An American company, Nanobiosym has shown off its latest mobile diagnostic device, ‘Gene Radar’, which can perform real time testing on a drop of blood, saliva or other bodily fluid to detect disease.

Using a nanochip in a mobile device, they claim it provides a gold standard at DNA/RNA level, revolutionising the previous mountainous PCR processing which went before it in medical profiling, to create more efficient scientific solutions to viral scanning.  A mobile scanner that can detect whether a person has Ebola, HIV or the flu virus in less than one hour has great significance. The technology can be deployed in wearables, smart phones and notebooks and apps for self diagnosis are also being developed apace.

Nanobiosym is one of several US companies chasing healthcare business in this sphere, including Corgenix (a Microsoft Gold Service Partner) and Nanomix.  CEO of Nanobiosym Dr Anita Goel is passionate about the opportunity for this new technology to truly democratise healthcare, especially in third world countries, which do not have the industrialised history and infrastructure investment in healthcare and take it to the people.

The personalisation and mobility of this healthcare offering is very exciting. It brings together physics, biomedicine and nanotechnology to diagnose conditions and is viewed by Goel has having the potential to cut the costs of some conditions by up to 99%, surely of interest to healthcare boards around the globe, where the pressure on budgets is forever being squeezed.

The development is eye catching when in the West, traditional HIV screening would cost $200 with results taking two weeks – and six months in Africa.  The outbreak and spread of Ebola hooked world headlines in 2014 and its impact is still being felt.  The new technology being developed by these companies can detect the disease at very low levels, before a patient is even showing symptoms.  In practical terms, scanning for this and other diseases at airports say, could help contain, advise and start pro-active steps for treatment, even affecting future generations.

The company is waiting for approval from the US Food and Drug Administration (FDA) before offering the device for sale.  With diseases like Ebola, it would be a straightforward tick for border agencies, keen to control migration of those affected. However the ramification for detection through apps of other genetic diseases like Parkinsons or Alzheimer’s carries with it the health warning that the patient’s very knowledge of the disease could alter and affect their life, decisions and outlook if pre symptoms were detected whilst there was still no cure.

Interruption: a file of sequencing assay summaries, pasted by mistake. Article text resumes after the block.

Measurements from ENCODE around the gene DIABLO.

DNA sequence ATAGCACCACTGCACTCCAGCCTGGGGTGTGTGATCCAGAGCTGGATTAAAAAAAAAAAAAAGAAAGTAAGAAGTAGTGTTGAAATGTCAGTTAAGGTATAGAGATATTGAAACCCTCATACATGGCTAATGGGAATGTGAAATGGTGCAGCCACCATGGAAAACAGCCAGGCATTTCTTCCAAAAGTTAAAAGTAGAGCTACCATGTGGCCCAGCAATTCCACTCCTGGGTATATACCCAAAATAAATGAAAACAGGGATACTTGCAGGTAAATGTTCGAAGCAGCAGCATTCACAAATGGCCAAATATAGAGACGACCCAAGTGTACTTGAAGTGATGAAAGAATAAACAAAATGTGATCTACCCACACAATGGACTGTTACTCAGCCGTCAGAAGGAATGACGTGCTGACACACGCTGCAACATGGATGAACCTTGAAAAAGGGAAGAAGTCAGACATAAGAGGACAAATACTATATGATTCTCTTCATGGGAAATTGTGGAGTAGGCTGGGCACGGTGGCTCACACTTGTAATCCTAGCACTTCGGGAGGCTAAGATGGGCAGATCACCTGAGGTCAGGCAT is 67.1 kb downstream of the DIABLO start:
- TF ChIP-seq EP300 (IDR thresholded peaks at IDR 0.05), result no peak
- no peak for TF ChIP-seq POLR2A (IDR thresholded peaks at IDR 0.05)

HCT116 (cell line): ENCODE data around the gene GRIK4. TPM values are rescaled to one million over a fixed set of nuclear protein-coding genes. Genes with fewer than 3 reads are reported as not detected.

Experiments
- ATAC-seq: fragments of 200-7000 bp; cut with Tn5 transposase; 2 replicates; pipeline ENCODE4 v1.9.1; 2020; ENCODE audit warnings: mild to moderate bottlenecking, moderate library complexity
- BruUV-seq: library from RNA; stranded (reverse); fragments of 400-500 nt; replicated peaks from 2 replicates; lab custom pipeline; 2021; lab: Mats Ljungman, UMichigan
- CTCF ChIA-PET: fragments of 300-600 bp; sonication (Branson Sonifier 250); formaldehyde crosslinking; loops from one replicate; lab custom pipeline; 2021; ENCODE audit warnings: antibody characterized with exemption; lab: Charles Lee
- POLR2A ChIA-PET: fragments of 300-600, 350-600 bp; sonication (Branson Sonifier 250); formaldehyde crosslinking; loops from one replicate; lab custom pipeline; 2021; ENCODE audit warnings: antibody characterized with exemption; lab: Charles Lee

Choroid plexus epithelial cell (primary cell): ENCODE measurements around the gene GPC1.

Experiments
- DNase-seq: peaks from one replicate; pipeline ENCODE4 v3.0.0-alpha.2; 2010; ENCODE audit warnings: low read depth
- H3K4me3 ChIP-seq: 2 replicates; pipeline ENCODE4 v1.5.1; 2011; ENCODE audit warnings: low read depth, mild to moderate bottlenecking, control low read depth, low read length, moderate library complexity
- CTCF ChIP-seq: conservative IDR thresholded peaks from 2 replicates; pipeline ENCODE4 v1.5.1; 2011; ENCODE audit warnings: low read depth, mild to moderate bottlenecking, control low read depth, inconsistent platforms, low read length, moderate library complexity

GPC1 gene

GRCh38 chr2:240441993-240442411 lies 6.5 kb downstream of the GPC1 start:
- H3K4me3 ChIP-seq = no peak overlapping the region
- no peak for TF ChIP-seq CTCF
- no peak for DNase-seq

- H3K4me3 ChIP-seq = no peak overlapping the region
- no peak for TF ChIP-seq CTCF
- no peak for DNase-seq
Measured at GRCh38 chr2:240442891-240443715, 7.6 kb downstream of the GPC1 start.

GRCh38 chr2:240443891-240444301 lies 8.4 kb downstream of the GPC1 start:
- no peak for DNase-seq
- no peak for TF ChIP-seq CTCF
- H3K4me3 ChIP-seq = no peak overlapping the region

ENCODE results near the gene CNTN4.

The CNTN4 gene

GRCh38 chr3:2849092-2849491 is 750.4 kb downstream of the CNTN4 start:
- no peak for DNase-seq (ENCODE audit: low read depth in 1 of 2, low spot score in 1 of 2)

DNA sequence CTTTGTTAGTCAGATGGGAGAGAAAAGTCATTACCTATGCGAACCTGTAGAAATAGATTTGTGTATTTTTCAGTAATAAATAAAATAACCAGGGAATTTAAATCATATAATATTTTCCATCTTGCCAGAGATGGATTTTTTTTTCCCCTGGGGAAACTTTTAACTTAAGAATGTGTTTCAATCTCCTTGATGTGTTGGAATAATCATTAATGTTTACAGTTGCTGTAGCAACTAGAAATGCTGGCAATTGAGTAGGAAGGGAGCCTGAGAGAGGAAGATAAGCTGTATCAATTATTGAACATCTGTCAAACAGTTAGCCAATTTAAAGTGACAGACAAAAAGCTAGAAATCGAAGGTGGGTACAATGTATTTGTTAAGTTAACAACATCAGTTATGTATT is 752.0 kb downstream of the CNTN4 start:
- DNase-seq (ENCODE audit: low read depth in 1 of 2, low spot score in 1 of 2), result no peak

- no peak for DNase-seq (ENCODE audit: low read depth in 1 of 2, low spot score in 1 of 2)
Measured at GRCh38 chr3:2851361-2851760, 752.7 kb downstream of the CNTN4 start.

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See video:  http://goo.gl/FcBXoD

This week’s technology news – 13th February 2015

HP’s doomsday cyber forecast

HP’s CTO Andrzej Kawalec, speaking at the European Information Security Summit in London on 10th February, has predicted a ‘catastrophic cyber attack’ in the next five years.   Before people settle back comfortably and think it is ‘just another cyber attack on a brand’, think again.  Kawalec foresees this as far more serious: “We expect an attack that will cause significant and lasting damage to a major world economy through physical and economic impacts”.

Kawalec acknowledges the enormous challenges around creating a resilient single digital online identity.  Much of the blame he identifies as being a lack of common standards amongst social media platforms, the cloud and devices connecting to the Internet of Things (IoT).

Kawalec identifies a tricky balance to be struck between managing regulatory and privacy concerns and the potential impact on cross-border trade, or exposing industry to financial risk – which must be avoided.

HP have therefore identified three areas of cyber security in 2015 that they will urgently focus on:
• Spending more time and effort understanding our adversaries and how to disrupt them at every step.
• Understand and identify risk to ourselves to ascertain how best to protect, as well as enable information assets.
• The need for businesses to collaborate more – and share information with each other to get a unified view of the threats and extend cyber security capabilities beyond one organisation (as our adversaries have stolen the march on this – and THEY collaborate faster and more efficiently, without being weighed down by any legislation.